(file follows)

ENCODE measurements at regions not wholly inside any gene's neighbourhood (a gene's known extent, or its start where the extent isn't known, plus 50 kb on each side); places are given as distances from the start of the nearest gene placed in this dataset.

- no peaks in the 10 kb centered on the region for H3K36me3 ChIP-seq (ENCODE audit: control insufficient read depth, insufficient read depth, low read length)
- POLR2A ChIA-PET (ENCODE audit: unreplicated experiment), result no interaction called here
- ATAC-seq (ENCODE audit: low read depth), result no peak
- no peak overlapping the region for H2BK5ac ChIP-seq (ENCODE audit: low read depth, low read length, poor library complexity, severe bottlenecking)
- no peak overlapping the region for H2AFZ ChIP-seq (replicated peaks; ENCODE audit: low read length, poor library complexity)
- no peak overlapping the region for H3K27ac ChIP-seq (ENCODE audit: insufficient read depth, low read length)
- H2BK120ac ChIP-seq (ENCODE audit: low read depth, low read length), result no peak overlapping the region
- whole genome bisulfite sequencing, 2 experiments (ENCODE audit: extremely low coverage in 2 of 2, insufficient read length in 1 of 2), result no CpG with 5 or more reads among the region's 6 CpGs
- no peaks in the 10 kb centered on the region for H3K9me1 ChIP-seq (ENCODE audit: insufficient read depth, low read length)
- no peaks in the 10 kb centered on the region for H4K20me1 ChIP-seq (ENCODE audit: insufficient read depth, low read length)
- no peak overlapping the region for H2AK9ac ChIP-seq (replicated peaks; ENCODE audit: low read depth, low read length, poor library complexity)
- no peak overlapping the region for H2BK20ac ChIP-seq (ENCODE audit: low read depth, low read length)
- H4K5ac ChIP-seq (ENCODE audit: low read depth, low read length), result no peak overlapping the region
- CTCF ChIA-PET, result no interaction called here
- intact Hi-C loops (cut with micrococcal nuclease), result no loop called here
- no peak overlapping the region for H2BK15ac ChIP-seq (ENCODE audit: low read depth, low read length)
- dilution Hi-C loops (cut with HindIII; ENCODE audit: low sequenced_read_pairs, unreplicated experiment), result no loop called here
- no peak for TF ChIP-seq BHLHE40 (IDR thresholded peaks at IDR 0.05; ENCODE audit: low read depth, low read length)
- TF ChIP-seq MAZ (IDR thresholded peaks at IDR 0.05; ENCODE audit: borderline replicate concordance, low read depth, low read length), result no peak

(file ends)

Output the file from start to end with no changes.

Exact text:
ENCODE measurements at regions not wholly inside any gene's neighbourhood (a gene's known extent, or its start where the extent isn't known, plus 50 kb on each side); places are given as distances from the start of the nearest gene placed in this dataset.

- no peaks in the 10 kb centered on the region for H3K36me3 ChIP-seq (ENCODE audit: control insufficient read depth, insufficient read depth, low read length)
- POLR2A ChIA-PET (ENCODE audit: unreplicated experiment), result no interaction called here
- ATAC-seq (ENCODE audit: low read depth), result no peak
- no peak overlapping the region for H2BK5ac ChIP-seq (ENCODE audit: low read depth, low read length, poor library complexity, severe bottlenecking)
- no peak overlapping the region for H2AFZ ChIP-seq (replicated peaks; ENCODE audit: low read length, poor library complexity)
- no peak overlapping the region for H3K27ac ChIP-seq (ENCODE audit: insufficient read depth, low read length)
- H2BK120ac ChIP-seq (ENCODE audit: low read depth, low read length), result no peak overlapping the region
- whole genome bisulfite sequencing, 2 experiments (ENCODE audit: extremely low coverage in 2 of 2, insufficient read length in 1 of 2), result no CpG with 5 or more reads among the region's 6 CpGs
- no peaks in the 10 kb centered on the region for H3K9me1 ChIP-seq (ENCODE audit: insufficient read depth, low read length)
- no peaks in the 10 kb centered on the region for H4K20me1 ChIP-seq (ENCODE audit: insufficient read depth, low read length)
- no peak overlapping the region for H2AK9ac ChIP-seq (replicated peaks; ENCODE audit: low read depth, low read length, poor library complexity)
- no peak overlapping the region for H2BK20ac ChIP-seq (ENCODE audit: low read depth, low read length)
- H4K5ac ChIP-seq (ENCODE audit: low read depth, low read length), result no peak overlapping the region
- CTCF ChIA-PET, result no interaction called here
- intact Hi-C loops (cut with micrococcal nuclease), result no loop called here
- no peak overlapping the region for H2BK15ac ChIP-seq (ENCODE audit: low read depth, low read length)
- dilution Hi-C loops (cut with HindIII; ENCODE audit: low sequenced_read_pairs, unreplicated experiment), result no loop called here
- no peak for TF ChIP-seq BHLHE40 (IDR thresholded peaks at IDR 0.05; ENCODE audit: low read depth, low read length)
- TF ChIP-seq MAZ (IDR thresholded peaks at IDR 0.05; ENCODE audit: borderline replicate concordance, low read depth, low read length), result no peak